W: I hear about there is kind of a guidebook to make interface design, right? Like you must make it like Apple style, and how big it is and what color it is.
M: Oh, yeah, there is a thing called The Human Interface Guidelines, which is used whenever we introduce a new platform, whether it’s iPhone or OS X. It gets written by somebody at Apple, they basically write a safeguard line, so that people who are developing applications for the computer or for the phone realize how to do it in an Apple style.
W: So it is for engineers, not for designers, right?
M: It’s mostly for engineers, and designers can benefit from it too. But the designers don’t really consider the guidelines as much. I mean we all know what they are, but that doesn’t constrain us from coming up with new things.
W: Yeah, good point. Now many people are using iPhone already in Chinese mainland, so I think there are many people who really want to know what pushes you to make design system like iPhone like kind of innovation in how to use mobile phone.
M: In general, I think Apple tries to come up with new things all the time.
W: What do these ideas come from? The design center?
M: Yeah, Apple kind of allowing designers to come up with the ideas. I think the designer’s role when it comes to new technology is not to make people afraid of it. The designer is really the spokesperson for everyday people, because new technology is made by engineers and very smart people, and sometimes those people want to see all the complicated switches, everything. They want to see “I can do that!” But you and me, we don’t need. So I think a designer’s role is how to really understand what are the most important things that people care about, and how do you simplify that complexity and maybe present it to everyone in a sequence that they can understand. One of the critiques I have of today’s talks is that it’s funny there were some talks that were very abstract and very complicated.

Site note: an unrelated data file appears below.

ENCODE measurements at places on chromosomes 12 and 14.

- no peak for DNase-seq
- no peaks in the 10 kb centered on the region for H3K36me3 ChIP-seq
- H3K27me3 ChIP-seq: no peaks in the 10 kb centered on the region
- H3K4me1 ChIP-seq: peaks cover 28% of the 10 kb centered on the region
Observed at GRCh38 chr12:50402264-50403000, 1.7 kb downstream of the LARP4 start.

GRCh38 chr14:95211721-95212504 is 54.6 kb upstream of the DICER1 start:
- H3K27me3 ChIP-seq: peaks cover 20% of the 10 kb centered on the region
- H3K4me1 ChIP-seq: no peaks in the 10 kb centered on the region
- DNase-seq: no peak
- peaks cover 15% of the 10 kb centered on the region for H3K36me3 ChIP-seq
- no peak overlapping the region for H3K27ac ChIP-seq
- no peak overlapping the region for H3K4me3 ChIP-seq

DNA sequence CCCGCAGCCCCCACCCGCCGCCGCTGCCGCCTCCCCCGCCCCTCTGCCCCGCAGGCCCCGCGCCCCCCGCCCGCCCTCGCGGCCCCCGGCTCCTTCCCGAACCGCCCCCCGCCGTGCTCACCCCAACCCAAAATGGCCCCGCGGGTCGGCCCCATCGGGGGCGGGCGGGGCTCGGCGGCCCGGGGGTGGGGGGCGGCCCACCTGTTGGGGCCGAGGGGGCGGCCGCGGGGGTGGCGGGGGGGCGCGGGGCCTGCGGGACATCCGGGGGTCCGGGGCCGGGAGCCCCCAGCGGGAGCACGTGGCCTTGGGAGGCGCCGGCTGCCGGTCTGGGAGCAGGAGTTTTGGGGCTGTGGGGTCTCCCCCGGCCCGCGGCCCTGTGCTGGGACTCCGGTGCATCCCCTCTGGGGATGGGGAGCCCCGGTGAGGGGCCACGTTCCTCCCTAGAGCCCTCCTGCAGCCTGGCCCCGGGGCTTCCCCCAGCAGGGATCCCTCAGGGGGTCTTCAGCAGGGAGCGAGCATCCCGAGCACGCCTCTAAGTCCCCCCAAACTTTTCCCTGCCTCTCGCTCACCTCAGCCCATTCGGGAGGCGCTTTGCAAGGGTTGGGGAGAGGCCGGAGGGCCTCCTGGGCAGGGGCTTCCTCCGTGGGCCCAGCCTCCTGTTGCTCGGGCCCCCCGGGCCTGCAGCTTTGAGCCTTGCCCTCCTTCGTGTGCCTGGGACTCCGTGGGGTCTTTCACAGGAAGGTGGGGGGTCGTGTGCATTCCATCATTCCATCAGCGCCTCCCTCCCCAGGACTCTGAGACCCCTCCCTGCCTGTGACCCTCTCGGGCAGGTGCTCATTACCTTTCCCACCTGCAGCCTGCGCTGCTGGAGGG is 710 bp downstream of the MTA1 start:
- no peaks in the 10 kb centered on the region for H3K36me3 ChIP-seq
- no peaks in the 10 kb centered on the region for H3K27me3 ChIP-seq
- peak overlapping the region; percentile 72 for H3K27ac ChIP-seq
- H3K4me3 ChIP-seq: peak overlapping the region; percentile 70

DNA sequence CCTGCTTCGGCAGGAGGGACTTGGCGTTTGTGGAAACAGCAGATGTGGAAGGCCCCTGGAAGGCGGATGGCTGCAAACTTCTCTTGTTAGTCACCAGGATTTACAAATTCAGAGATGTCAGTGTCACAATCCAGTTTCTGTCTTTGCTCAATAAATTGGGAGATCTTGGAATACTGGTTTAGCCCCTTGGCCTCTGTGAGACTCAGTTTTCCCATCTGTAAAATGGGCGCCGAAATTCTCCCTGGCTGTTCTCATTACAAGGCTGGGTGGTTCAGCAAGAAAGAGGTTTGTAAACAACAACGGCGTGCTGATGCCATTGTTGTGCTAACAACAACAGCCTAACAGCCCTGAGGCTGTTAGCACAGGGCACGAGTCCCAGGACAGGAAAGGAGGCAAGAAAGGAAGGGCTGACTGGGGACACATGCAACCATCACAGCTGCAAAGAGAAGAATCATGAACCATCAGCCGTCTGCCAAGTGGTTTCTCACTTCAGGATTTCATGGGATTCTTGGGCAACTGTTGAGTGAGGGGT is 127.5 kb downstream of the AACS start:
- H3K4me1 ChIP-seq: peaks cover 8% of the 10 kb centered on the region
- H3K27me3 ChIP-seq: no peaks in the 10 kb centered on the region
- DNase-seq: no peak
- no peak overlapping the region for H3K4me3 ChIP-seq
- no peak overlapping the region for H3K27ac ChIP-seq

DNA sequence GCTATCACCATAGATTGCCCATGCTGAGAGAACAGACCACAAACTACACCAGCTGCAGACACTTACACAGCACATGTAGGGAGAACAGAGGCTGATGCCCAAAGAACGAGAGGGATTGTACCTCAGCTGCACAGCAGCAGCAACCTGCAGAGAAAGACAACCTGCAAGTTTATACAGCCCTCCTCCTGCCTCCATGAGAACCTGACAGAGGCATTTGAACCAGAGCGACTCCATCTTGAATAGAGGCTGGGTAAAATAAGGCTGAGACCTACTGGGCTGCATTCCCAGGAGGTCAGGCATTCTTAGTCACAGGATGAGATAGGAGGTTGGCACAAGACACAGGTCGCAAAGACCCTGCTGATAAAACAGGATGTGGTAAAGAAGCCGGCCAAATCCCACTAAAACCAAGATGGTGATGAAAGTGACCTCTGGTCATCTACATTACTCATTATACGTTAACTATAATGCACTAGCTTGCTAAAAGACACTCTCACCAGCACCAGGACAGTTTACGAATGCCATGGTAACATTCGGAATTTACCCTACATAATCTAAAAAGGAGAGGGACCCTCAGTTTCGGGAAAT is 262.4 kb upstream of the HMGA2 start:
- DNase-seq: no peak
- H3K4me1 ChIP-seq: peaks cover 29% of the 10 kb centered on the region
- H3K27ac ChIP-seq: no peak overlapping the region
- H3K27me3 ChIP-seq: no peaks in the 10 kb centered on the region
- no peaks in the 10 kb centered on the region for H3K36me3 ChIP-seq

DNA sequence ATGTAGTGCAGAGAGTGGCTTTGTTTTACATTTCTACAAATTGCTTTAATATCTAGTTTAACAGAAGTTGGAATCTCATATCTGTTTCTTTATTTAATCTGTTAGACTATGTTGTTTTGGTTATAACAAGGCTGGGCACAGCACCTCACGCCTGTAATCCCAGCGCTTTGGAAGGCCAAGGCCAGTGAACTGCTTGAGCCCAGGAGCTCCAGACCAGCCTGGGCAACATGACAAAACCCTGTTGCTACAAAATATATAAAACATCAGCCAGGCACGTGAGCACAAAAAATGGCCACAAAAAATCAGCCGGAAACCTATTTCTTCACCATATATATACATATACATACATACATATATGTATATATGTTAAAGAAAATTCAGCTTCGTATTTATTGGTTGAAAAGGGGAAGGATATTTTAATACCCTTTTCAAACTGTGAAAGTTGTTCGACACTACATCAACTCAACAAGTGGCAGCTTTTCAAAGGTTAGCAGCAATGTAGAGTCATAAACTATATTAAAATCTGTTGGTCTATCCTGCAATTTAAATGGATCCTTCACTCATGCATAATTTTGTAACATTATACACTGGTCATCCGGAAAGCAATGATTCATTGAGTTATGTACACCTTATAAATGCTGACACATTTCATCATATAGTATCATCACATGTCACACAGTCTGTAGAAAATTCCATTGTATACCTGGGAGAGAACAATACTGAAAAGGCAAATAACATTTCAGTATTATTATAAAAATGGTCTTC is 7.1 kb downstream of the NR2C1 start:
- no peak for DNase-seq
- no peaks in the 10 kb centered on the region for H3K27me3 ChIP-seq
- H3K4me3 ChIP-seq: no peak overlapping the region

W: I know, because I fall asleep too.
M: Interaction design is supposed to take very complex things and make it simple for people to understand, but it is funny that you have people speaking about stuff that I don’t understand. So I felt a lot of the talks today were for the other speakers, you know, vs the students.
W: Yeah, it’s for professors or researchers.
M: It’s a lot easier to do a talk that is based on what you know, and how you know and how to say it. When I speak, I’m really trying to speak for the students, because I’m only ten years out away from where they are.
W: Yeah, since you have talked about you didn’t care about being promoted.
M: Yeah, I would just care about what I was interested in and how I could do things that I liked, because I wanna be spending my life enjoying what I do. Playing by the rules is very easy. But I wanted to play by the rules in a way that also challenges me. I remember my last year of school I lived in a house with all graphic designers, and it was a very conscious decision for me to do that, because I wanted to be exposed to the way that they worked, which maybe will influence what I did. I want to be around people that are different. I think it’s that intent of wanting to learn more, or I always find it interesting to see is there a way you incorporate something in your work that is not the typical way, the stereotyped typical way. This talk I’m going to give on Sunday will show a lot of examples that aren’t design-related.
W: Not just design?